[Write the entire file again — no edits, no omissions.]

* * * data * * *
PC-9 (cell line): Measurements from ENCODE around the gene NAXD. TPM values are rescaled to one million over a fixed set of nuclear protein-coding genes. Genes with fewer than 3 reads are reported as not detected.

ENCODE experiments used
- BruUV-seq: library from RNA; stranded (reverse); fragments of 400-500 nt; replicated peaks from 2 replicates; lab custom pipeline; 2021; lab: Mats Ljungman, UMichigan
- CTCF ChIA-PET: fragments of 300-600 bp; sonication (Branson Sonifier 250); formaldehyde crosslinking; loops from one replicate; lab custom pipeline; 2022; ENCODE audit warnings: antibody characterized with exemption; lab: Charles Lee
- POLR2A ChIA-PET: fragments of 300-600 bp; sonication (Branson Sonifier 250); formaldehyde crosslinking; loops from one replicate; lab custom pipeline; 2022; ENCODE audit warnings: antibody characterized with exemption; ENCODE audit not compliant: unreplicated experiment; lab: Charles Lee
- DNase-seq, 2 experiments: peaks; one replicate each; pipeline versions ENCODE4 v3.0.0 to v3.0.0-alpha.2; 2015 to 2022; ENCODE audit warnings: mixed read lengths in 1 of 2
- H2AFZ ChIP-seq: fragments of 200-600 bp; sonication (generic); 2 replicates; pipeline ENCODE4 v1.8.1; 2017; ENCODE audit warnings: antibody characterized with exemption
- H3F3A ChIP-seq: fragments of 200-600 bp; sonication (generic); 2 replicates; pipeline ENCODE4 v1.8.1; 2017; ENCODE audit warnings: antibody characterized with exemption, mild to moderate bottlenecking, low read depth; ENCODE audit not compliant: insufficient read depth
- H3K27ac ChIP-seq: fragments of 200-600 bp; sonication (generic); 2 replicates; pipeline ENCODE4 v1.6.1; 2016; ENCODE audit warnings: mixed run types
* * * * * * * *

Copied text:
PC-9 (cell line): Measurements from ENCODE around the gene NAXD. TPM values are rescaled to one million over a fixed set of nuclear protein-coding genes. Genes with fewer than 3 reads are reported as not detected.

ENCODE experiments used
- BruUV-seq: library from RNA; stranded (reverse); fragments of 400-500 nt; replicated peaks from 2 replicates; lab custom pipeline; 2021; lab: Mats Ljungman, UMichigan
- CTCF ChIA-PET: fragments of 300-600 bp; sonication (Branson Sonifier 250); formaldehyde crosslinking; loops from one replicate; lab custom pipeline; 2022; ENCODE audit warnings: antibody characterized with exemption; lab: Charles Lee
- POLR2A ChIA-PET: fragments of 300-600 bp; sonication (Branson Sonifier 250); formaldehyde crosslinking; loops from one replicate; lab custom pipeline; 2022; ENCODE audit warnings: antibody characterized with exemption; ENCODE audit not compliant: unreplicated experiment; lab: Charles Lee
- DNase-seq, 2 experiments: peaks; one replicate each; pipeline versions ENCODE4 v3.0.0 to v3.0.0-alpha.2; 2015 to 2022; ENCODE audit warnings: mixed read lengths in 1 of 2
- H2AFZ ChIP-seq: fragments of 200-600 bp; sonication (generic); 2 replicates; pipeline ENCODE4 v1.8.1; 2017; ENCODE audit warnings: antibody characterized with exemption
- H3F3A ChIP-seq: fragments of 200-600 bp; sonication (generic); 2 replicates; pipeline ENCODE4 v1.8.1; 2017; ENCODE audit warnings: antibody characterized with exemption, mild to moderate bottlenecking, low read depth; ENCODE audit not compliant: insufficient read depth
- H3K27ac ChIP-seq: fragments of 200-600 bp; sonication (generic); 2 replicates; pipeline ENCODE4 v1.6.1; 2016; ENCODE audit warnings: mixed run types